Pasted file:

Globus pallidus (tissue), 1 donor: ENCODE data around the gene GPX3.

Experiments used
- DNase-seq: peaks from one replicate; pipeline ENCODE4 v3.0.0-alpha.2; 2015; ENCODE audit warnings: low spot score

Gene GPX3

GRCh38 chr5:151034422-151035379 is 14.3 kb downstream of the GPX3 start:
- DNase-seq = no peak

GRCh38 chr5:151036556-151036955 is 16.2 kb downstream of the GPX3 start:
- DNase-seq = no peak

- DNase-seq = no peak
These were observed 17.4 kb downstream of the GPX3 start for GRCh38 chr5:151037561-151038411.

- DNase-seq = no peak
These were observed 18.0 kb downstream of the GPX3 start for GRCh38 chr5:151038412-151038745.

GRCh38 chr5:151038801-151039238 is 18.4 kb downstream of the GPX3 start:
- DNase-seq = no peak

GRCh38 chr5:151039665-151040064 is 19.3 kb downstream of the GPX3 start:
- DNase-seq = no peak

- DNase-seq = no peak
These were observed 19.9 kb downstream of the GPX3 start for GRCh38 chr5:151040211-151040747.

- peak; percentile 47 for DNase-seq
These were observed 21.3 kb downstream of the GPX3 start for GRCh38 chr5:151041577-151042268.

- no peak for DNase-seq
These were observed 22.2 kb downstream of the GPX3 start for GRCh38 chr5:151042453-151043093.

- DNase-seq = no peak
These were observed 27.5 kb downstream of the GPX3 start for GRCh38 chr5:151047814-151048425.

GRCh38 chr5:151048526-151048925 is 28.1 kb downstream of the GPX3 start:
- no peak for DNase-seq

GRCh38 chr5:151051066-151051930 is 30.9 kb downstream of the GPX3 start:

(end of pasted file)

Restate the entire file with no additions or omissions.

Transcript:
Globus pallidus (tissue), 1 donor: ENCODE data around the gene GPX3.

Experiments used
- DNase-seq: peaks from one replicate; pipeline ENCODE4 v3.0.0-alpha.2; 2015; ENCODE audit warnings: low spot score

Gene GPX3

GRCh38 chr5:151034422-151035379 is 14.3 kb downstream of the GPX3 start:
- DNase-seq = no peak

GRCh38 chr5:151036556-151036955 is 16.2 kb downstream of the GPX3 start:
- DNase-seq = no peak

- DNase-seq = no peak
These were observed 17.4 kb downstream of the GPX3 start for GRCh38 chr5:151037561-151038411.

- DNase-seq = no peak
These were observed 18.0 kb downstream of the GPX3 start for GRCh38 chr5:151038412-151038745.

GRCh38 chr5:151038801-151039238 is 18.4 kb downstream of the GPX3 start:
- DNase-seq = no peak

GRCh38 chr5:151039665-151040064 is 19.3 kb downstream of the GPX3 start:
- DNase-seq = no peak

- DNase-seq = no peak
These were observed 19.9 kb downstream of the GPX3 start for GRCh38 chr5:151040211-151040747.

- peak; percentile 47 for DNase-seq
These were observed 21.3 kb downstream of the GPX3 start for GRCh38 chr5:151041577-151042268.

- no peak for DNase-seq
These were observed 22.2 kb downstream of the GPX3 start for GRCh38 chr5:151042453-151043093.

- DNase-seq = no peak
These were observed 27.5 kb downstream of the GPX3 start for GRCh38 chr5:151047814-151048425.

GRCh38 chr5:151048526-151048925 is 28.1 kb downstream of the GPX3 start:
- no peak for DNase-seq

GRCh38 chr5:151051066-151051930 is 30.9 kb downstream of the GPX3 start: